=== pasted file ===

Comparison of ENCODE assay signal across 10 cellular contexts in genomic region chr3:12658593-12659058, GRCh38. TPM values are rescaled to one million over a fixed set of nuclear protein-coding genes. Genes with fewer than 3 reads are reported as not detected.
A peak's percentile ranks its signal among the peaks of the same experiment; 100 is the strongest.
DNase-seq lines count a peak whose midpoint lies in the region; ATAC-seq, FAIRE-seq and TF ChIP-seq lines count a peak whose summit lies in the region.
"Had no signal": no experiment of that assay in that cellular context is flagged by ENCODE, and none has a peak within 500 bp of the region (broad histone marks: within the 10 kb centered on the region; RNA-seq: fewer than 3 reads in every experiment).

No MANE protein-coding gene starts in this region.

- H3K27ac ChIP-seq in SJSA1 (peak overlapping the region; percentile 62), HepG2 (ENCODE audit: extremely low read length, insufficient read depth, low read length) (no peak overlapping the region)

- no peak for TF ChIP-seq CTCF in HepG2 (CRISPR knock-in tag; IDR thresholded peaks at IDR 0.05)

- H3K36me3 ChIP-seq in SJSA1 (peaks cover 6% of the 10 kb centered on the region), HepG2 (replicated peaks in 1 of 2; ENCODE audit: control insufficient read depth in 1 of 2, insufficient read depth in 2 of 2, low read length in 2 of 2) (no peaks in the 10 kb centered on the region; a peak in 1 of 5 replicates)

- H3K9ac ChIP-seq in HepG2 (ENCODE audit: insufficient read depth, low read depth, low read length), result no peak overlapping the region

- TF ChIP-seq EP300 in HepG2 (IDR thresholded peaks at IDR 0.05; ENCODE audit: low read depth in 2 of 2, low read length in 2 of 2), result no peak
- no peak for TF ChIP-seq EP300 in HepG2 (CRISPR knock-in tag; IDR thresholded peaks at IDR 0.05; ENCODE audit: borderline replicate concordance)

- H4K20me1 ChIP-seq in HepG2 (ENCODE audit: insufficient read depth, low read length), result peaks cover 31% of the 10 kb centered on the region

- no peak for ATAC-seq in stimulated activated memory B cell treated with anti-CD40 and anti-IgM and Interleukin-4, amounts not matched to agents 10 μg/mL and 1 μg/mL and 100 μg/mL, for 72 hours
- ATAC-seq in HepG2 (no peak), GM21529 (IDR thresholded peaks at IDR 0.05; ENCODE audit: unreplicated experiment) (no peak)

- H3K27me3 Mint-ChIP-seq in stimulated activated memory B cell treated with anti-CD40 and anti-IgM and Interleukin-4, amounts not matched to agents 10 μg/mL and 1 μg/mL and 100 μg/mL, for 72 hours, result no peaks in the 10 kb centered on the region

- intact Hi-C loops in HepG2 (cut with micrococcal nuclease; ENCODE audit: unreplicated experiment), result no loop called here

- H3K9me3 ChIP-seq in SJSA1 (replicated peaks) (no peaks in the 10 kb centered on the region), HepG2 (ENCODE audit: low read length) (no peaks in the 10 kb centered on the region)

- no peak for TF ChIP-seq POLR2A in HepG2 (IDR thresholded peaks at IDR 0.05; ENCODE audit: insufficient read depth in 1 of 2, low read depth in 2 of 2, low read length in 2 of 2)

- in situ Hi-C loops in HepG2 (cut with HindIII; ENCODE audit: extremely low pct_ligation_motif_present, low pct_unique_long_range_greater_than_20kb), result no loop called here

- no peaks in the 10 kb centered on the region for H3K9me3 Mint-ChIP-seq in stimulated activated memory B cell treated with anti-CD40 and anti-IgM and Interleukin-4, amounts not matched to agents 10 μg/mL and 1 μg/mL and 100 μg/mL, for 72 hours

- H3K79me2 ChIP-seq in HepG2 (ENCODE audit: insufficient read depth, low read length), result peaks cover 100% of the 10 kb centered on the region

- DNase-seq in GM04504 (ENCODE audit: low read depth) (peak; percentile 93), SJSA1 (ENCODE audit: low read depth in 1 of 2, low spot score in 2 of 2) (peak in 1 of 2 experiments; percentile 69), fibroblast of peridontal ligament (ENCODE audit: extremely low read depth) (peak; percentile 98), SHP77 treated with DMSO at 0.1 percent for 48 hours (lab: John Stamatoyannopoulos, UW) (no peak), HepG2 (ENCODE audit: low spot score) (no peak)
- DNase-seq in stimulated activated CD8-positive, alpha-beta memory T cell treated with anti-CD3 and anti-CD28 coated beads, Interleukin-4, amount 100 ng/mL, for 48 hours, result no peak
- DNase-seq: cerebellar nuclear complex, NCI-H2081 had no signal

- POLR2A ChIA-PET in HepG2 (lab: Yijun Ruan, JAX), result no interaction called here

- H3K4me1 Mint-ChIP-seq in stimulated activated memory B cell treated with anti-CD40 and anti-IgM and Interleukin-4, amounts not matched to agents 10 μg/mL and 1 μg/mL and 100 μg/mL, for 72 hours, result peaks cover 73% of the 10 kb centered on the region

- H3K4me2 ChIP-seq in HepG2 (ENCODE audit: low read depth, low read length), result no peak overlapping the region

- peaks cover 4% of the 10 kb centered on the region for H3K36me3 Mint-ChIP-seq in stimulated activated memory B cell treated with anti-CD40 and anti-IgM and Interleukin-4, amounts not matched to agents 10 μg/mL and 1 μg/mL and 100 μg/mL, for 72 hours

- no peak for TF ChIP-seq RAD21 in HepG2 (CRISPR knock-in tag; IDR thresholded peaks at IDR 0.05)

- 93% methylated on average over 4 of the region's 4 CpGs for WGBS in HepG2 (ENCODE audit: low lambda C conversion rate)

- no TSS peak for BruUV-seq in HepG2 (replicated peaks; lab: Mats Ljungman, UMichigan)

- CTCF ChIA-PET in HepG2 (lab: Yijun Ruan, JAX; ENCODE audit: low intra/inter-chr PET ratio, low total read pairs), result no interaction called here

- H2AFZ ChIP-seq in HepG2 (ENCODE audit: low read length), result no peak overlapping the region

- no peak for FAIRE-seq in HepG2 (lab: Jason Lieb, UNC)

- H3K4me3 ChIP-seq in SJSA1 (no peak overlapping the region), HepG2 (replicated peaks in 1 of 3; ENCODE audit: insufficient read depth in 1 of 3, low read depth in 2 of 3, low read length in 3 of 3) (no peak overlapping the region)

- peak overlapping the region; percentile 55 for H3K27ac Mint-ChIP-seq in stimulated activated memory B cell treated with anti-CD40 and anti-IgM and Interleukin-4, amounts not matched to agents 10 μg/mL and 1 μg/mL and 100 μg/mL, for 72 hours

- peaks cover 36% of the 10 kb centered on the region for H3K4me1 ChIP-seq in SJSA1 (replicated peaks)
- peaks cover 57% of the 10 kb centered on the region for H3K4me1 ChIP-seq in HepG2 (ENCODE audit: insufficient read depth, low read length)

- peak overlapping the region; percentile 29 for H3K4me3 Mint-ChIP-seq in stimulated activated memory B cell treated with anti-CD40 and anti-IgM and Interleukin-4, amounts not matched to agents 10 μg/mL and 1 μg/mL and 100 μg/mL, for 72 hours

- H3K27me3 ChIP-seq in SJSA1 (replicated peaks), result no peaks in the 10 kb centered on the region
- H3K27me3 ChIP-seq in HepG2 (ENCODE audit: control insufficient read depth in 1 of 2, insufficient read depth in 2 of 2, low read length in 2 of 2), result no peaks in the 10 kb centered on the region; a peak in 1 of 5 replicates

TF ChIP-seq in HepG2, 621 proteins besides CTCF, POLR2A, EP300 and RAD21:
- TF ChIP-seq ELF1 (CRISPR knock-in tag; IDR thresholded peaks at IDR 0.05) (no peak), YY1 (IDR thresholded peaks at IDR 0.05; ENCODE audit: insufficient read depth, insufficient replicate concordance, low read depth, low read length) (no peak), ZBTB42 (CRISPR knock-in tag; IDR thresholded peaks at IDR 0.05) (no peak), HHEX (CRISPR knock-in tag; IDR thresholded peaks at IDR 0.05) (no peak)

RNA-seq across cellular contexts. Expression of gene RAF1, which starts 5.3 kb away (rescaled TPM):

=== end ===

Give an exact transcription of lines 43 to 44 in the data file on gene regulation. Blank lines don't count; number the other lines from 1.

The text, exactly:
- TF ChIP-seq ELF1 (CRISPR knock-in tag; IDR thresholded peaks at IDR 0.05) (no peak), YY1 (IDR thresholded peaks at IDR 0.05; ENCODE audit: insufficient read depth, insufficient replicate concordance, low read depth, low read length) (no peak), ZBTB42 (CRISPR knock-in tag; IDR thresholded peaks at IDR 0.05) (no peak), HHEX (CRISPR knock-in tag; IDR thresholded peaks at IDR 0.05) (no peak)

RNA-seq across cellular contexts. Expression of gene RAF1, which starts 5.3 kb away (rescaled TPM):